My last criticism is that the study presumes that IMPACT teacher effectiveness scores are a valid measure of teacher effectiveness. I’ll address only one part of that big debate.

    As is fashionable, the authors point out that old teacher evaluation systems were binary, and that most teachers received “satisfactory” ratings. The authors give the percentages of “minimally effective”, “effective” and “highly effective” teachers under IMPACT. They also point out that observations play an important part of a teacher’s score.

    As it was politically unacceptable to continue rating almost all teachers “satisfactory”, what alternative guidance was handed down to principals and peer evaluators under IMPACT? IMPACT was designed to classify more teachers as “minimally effective”. Presumably, Michelle Rhee punished evaluators who granted too many “effective” ratings. A motive to classify more teachers as ineffective does not make more teachers ineffective in fact.

    The authors don’t seem to wonder whether “satisfactory” might have meant just that. Is there any profession in which a sizable percentage of the practitioners are prima facie “unsatisfactory”?

    Regarding the comments about medicine, doctors comprise a self-regulated professional group. Doctors elect their own leaders to licensing and discipline bodies. Teachers have never had control of their licensing or discipline bodies. Moreover, with exception of doctors in the Veterans Administration, in the former state mental health hospitals, and in municipal public hospitals and public health departments, the phenomenon of working for a corporation was unheard of before World War II and remained uncommon until the rise of HMOs in the 1980s. Direct self-supervision, i.e., standalone private practice, is still possible for doctors, where it has never been possible for public school teachers.

  2. Christopher says:

    Kaiser. Doctors have admin evaluating them. The state doesnt do it (although there are mechanisms there for really bad actors) because the hospitals arent public institutions. Schools are public and therefore governed by state/local district board oversight. Does this really need to be outlined?

    Point is, name me a profession — especially one as important as teachers — where employees are not evaluated and to some degree held accountable to results.

    If teachers do not have this kind of oversight in CA. The law and local unions preclude it. Why do you think we are having this debate?

    1. Gary Ravani says:

      “If teachers do not have this kind of oversight in CA. The law and local unions preclude it. Why do you think we are having this debate?”

      Really? So what is the Stull Bill about? Every LEA in CA has a contract with evaluation likely as a part of it. In many, if not most, cases evaluation is based on the CA Standards for the Teaching Profession. In what way is evaluation “precluded” by anyone?

  3. Christopher says:

    My doctor gets evaluated on performance/results. Not sure where you get healthcare. :D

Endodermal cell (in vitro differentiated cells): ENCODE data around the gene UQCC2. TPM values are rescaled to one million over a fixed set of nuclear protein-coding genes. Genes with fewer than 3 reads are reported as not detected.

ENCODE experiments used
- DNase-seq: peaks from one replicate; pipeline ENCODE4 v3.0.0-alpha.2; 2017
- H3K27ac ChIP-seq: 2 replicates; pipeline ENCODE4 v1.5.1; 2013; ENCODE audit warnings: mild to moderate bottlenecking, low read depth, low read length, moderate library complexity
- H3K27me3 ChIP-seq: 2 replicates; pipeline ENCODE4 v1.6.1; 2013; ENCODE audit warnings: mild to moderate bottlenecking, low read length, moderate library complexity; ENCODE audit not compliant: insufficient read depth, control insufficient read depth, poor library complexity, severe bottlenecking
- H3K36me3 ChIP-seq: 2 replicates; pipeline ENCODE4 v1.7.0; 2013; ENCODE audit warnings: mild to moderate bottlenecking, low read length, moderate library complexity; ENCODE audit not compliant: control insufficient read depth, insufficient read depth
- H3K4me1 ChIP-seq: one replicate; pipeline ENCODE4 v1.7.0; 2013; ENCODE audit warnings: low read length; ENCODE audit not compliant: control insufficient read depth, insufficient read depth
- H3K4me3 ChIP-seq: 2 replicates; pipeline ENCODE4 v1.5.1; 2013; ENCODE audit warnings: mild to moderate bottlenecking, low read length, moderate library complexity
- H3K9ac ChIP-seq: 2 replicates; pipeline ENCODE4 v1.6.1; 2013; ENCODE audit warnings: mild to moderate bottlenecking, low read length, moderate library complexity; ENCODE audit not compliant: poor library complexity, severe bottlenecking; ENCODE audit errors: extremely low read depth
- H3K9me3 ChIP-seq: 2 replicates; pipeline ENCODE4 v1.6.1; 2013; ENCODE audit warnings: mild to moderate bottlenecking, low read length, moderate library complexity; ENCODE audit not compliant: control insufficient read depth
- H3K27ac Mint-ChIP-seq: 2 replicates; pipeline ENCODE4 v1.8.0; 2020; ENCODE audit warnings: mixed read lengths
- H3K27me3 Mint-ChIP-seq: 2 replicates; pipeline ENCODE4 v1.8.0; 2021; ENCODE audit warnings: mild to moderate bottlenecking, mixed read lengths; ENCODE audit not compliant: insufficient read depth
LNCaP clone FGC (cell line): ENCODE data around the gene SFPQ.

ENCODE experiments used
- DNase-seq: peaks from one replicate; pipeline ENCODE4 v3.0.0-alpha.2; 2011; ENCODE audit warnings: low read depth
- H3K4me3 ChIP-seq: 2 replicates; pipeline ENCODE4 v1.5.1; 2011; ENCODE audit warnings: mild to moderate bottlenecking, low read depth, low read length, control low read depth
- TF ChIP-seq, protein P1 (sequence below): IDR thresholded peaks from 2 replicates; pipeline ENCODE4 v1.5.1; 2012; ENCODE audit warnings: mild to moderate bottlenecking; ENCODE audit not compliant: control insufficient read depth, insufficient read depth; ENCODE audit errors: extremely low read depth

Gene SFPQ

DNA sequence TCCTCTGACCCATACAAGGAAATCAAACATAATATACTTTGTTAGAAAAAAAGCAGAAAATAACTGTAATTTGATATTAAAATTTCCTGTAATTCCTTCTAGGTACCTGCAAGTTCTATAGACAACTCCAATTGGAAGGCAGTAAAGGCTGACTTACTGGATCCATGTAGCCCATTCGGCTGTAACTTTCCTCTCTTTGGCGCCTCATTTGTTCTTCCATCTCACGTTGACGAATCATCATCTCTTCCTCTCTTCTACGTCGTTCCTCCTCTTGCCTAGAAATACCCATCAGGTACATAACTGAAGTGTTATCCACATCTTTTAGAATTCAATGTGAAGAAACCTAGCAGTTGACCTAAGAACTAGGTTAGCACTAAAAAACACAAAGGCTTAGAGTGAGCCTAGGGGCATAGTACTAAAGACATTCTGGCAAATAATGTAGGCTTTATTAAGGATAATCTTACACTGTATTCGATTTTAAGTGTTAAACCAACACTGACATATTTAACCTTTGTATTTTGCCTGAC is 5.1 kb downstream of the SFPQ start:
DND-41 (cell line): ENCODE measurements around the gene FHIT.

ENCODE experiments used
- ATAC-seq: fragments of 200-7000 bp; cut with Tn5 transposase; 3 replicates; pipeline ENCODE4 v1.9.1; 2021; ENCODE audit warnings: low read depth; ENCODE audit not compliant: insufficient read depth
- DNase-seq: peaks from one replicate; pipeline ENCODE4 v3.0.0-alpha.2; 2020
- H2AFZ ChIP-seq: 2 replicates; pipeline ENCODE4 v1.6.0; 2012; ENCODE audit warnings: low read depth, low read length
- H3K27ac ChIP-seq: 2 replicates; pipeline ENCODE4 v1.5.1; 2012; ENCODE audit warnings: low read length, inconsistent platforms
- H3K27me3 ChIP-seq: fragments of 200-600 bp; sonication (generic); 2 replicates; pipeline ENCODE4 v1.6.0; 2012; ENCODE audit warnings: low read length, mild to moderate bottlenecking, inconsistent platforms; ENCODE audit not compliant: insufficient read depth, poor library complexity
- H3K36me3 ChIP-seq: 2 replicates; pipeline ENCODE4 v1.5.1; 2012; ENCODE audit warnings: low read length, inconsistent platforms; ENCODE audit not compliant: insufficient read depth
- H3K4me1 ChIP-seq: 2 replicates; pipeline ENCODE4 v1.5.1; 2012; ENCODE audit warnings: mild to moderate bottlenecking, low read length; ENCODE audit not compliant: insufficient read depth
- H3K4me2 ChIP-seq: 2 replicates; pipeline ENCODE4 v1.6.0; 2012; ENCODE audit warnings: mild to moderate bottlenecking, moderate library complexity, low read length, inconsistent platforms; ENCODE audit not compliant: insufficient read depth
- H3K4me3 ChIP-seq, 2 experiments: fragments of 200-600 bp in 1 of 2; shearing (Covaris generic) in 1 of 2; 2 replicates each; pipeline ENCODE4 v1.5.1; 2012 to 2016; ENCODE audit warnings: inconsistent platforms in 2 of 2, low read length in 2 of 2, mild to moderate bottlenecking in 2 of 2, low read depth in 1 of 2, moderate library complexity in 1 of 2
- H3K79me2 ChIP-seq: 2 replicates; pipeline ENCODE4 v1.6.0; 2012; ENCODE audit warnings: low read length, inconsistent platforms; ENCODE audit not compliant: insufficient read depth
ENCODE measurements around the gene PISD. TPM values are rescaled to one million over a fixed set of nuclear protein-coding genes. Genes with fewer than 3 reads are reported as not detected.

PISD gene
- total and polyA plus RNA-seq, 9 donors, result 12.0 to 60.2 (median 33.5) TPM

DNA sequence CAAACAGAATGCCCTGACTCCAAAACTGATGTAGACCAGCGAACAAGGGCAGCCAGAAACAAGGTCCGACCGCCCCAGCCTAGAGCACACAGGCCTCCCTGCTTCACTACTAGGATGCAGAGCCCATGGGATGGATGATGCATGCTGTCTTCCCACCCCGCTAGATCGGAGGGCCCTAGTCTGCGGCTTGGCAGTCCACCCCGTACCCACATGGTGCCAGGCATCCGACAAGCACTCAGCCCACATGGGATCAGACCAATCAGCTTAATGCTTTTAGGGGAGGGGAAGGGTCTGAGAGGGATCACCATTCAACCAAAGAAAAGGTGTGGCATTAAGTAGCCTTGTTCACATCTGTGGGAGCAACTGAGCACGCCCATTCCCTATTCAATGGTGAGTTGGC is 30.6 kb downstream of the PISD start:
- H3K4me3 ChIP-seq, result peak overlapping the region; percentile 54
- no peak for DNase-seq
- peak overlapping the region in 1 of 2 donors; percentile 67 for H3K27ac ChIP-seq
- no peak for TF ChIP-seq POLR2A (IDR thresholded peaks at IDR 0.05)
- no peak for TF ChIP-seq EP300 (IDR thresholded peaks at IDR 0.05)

1. el says:

      Um, the United States! Who in your universe does performance evaluations of doctors in private practice?

      Teachers always have administrative supervisors who have oversight. Doctors frequently are their own oversight. The state does not come in and insist that a set of numbers be met for doctors.

    2. Ken Curtis says:

      Remember the old line?: Mrs. Cohen, your check came back.
      Mrs. Cohen: So did my arthritis.

  4. Christopher says:

    Hannah K.: What if your doctor told you “We are the medical experts, so we need no performance evaluations nor accountability.” Would that make you feel comfortable next time you showed up for a check-up?

    And get the “meddling parents” out of the classroom? Seriously? Teachers work for the parents. They have a right to know what their child is learning and how well it is being taught.

    All professions have evaluations — teachers are humans too and should not be immune from accountability.

    1. el says:

      Um… last time I looked, that is how American medicine works. :-)

    2. Sonia says:

      Agree with Cristopher. I cannot believe that Hannah K is an educator. People that thinks that way about “their” job, should be dismissed.

      Hanna K: Teachers are paid by the taxpayer money, which are 9 out of 10 times the PARENTS! Children do not need ignorant educators. Also, teaching is a profession,such as Medicine and Law. If the person chooses to be an educator, that person made a conscience choice about their profession, pay rate and expectations.

  5. Gary Ravani says:

    Allow me to begin with a quote, from this site, from a Louis Freedberg on John Merrow:

    ‘What matters much more is what she (Rhee) failed to accomplish in Washington. She espoused a certain approach to reforming failing schools, a path that she and her successor have followed for six years, and that approach has not worked. That’s the central point: Rhee’s ‘scorched earth’ approach of fear, intimidation and reliance on standardized tests scores to judge (and fire) teachers and principals does not lead to improved schools, educational opportunities, graduation rates or any of the other goals that she presumably embraces.s inquiries into the cheating scandal in the DC schools.”

    The authors of the study dismiss these critical cheating issues in a pretty cavalier way. I think the Merrow quote puts the study into an appropriate context. The study is still based on tests we know to be narrow and superficial, and uses VAM that every legitimate educational researcher has thoroughly debunked. The concept of “merit pay,” for despite the assertions of the studies authors that is what this is, has repeatedly been tried and abandoned and, again, debunked.

    1. el says:

      To some extent the assertion is a tautology, and obvious. “We identify these teachers as effective. We pay them enormous bonuses. We find that the people we pay these bonuses to are more likely to stay than those passed over for bonuses.”

      There is one rather enormous flaw though… nowhere is it actually validated that the “highly effective” teachers were accurately identified… nor does it validate that there was a newly positive effect for students.